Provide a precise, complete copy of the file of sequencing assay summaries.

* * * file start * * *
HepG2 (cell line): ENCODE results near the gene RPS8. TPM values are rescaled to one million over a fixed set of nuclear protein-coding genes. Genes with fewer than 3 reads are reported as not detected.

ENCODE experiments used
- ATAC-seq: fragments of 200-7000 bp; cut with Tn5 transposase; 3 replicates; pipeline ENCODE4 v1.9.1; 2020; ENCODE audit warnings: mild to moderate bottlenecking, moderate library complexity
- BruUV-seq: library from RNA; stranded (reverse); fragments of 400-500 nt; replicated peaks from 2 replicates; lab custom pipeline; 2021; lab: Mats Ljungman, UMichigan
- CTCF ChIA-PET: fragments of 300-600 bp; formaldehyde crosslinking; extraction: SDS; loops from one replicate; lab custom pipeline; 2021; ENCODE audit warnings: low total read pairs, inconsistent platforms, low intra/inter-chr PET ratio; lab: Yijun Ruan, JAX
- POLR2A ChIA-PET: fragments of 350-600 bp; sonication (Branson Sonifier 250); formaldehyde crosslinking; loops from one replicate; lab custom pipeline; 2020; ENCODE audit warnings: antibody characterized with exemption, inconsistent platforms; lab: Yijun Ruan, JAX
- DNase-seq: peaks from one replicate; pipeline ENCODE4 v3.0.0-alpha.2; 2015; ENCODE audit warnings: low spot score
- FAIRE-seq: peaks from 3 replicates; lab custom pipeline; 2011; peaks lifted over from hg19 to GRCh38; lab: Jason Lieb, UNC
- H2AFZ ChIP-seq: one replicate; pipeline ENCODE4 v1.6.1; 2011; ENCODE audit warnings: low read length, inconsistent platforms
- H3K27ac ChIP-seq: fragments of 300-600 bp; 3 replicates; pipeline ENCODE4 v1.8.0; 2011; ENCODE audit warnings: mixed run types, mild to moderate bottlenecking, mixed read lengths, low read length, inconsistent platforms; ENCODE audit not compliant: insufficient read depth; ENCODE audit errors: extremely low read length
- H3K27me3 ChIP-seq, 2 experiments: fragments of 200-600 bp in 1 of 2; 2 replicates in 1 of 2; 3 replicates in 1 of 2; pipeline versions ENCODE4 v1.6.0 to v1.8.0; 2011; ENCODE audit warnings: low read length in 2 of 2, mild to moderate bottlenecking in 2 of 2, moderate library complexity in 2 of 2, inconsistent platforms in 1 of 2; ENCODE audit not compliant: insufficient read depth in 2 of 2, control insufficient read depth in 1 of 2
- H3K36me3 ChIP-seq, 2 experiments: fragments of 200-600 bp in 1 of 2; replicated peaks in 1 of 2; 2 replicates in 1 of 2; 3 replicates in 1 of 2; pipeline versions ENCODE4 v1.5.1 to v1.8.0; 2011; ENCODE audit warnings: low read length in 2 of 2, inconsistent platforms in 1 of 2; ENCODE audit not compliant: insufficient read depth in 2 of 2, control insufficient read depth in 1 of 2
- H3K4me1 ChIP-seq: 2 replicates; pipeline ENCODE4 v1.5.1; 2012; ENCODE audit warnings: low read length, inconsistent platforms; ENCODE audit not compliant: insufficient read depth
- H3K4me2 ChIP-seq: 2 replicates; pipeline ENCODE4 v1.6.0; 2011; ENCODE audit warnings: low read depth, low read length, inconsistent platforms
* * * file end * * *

HepG2 (cell line): ENCODE results near the gene RPS8. TPM values are rescaled to one million over a fixed set of nuclear protein-coding genes. Genes with fewer than 3 reads are reported as not detected.

ENCODE experiments used
- ATAC-seq: fragments of 200-7000 bp; cut with Tn5 transposase; 3 replicates; pipeline ENCODE4 v1.9.1; 2020; ENCODE audit warnings: mild to moderate bottlenecking, moderate library complexity
- BruUV-seq: library from RNA; stranded (reverse); fragments of 400-500 nt; replicated peaks from 2 replicates; lab custom pipeline; 2021; lab: Mats Ljungman, UMichigan
- CTCF ChIA-PET: fragments of 300-600 bp; formaldehyde crosslinking; extraction: SDS; loops from one replicate; lab custom pipeline; 2021; ENCODE audit warnings: low total read pairs, inconsistent platforms, low intra/inter-chr PET ratio; lab: Yijun Ruan, JAX
- POLR2A ChIA-PET: fragments of 350-600 bp; sonication (Branson Sonifier 250); formaldehyde crosslinking; loops from one replicate; lab custom pipeline; 2020; ENCODE audit warnings: antibody characterized with exemption, inconsistent platforms; lab: Yijun Ruan, JAX
- DNase-seq: peaks from one replicate; pipeline ENCODE4 v3.0.0-alpha.2; 2015; ENCODE audit warnings: low spot score
- FAIRE-seq: peaks from 3 replicates; lab custom pipeline; 2011; peaks lifted over from hg19 to GRCh38; lab: Jason Lieb, UNC
- H2AFZ ChIP-seq: one replicate; pipeline ENCODE4 v1.6.1; 2011; ENCODE audit warnings: low read length, inconsistent platforms
- H3K27ac ChIP-seq: fragments of 300-600 bp; 3 replicates; pipeline ENCODE4 v1.8.0; 2011; ENCODE audit warnings: mixed run types, mild to moderate bottlenecking, mixed read lengths, low read length, inconsistent platforms; ENCODE audit not compliant: insufficient read depth; ENCODE audit errors: extremely low read length
- H3K27me3 ChIP-seq, 2 experiments: fragments of 200-600 bp in 1 of 2; 2 replicates in 1 of 2; 3 replicates in 1 of 2; pipeline versions ENCODE4 v1.6.0 to v1.8.0; 2011; ENCODE audit warnings: low read length in 2 of 2, mild to moderate bottlenecking in 2 of 2, moderate library complexity in 2 of 2, inconsistent platforms in 1 of 2; ENCODE audit not compliant: insufficient read depth in 2 of 2, control insufficient read depth in 1 of 2
- H3K36me3 ChIP-seq, 2 experiments: fragments of 200-600 bp in 1 of 2; replicated peaks in 1 of 2; 2 replicates in 1 of 2; 3 replicates in 1 of 2; pipeline versions ENCODE4 v1.5.1 to v1.8.0; 2011; ENCODE audit warnings: low read length in 2 of 2, inconsistent platforms in 1 of 2; ENCODE audit not compliant: insufficient read depth in 2 of 2, control insufficient read depth in 1 of 2
- H3K4me1 ChIP-seq: 2 replicates; pipeline ENCODE4 v1.5.1; 2012; ENCODE audit warnings: low read length, inconsistent platforms; ENCODE audit not compliant: insufficient read depth
- H3K4me2 ChIP-seq: 2 replicates; pipeline ENCODE4 v1.6.0; 2011; ENCODE audit warnings: low read depth, low read length, inconsistent platforms